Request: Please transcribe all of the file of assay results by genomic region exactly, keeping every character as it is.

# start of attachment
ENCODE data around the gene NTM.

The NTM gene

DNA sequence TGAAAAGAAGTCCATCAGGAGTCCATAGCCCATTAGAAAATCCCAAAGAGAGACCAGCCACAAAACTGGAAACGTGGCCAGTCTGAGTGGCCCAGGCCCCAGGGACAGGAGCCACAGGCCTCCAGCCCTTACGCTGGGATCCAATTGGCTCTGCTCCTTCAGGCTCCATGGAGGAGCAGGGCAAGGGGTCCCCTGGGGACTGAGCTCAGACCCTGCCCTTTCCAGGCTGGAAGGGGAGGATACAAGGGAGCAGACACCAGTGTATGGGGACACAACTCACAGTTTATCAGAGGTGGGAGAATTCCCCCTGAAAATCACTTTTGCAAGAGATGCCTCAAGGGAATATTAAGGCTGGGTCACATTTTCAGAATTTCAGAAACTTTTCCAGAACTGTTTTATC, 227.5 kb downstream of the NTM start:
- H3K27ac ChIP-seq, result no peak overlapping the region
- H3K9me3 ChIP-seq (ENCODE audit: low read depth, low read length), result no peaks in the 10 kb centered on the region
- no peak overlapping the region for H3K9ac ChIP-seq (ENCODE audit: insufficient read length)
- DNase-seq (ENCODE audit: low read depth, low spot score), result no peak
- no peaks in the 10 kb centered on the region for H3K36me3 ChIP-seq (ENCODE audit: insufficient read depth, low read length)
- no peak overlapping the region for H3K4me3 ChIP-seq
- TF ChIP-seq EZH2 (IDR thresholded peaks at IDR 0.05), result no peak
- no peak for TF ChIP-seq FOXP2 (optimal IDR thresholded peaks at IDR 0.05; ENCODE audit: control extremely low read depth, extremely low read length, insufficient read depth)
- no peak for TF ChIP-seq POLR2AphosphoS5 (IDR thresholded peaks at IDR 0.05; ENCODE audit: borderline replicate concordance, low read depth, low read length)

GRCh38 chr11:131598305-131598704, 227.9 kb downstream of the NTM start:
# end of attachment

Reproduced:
ENCODE data around the gene NTM.

The NTM gene

DNA sequence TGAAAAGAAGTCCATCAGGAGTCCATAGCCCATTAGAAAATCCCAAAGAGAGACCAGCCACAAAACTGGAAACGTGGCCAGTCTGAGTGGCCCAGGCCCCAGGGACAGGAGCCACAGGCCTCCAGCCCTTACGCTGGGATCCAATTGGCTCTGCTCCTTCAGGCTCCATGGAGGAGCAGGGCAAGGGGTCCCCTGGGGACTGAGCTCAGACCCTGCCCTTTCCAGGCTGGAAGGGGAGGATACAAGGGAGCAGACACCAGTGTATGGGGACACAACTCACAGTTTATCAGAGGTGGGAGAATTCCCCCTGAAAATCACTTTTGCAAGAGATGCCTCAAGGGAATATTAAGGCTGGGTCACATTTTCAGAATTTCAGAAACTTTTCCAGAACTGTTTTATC, 227.5 kb downstream of the NTM start:
- H3K27ac ChIP-seq, result no peak overlapping the region
- H3K9me3 ChIP-seq (ENCODE audit: low read depth, low read length), result no peaks in the 10 kb centered on the region
- no peak overlapping the region for H3K9ac ChIP-seq (ENCODE audit: insufficient read length)
- DNase-seq (ENCODE audit: low read depth, low spot score), result no peak
- no peaks in the 10 kb centered on the region for H3K36me3 ChIP-seq (ENCODE audit: insufficient read depth, low read length)
- no peak overlapping the region for H3K4me3 ChIP-seq
- TF ChIP-seq EZH2 (IDR thresholded peaks at IDR 0.05), result no peak
- no peak for TF ChIP-seq FOXP2 (optimal IDR thresholded peaks at IDR 0.05; ENCODE audit: control extremely low read depth, extremely low read length, insufficient read depth)
- no peak for TF ChIP-seq POLR2AphosphoS5 (IDR thresholded peaks at IDR 0.05; ENCODE audit: borderline replicate concordance, low read depth, low read length)

GRCh38 chr11:131598305-131598704, 227.9 kb downstream of the NTM start: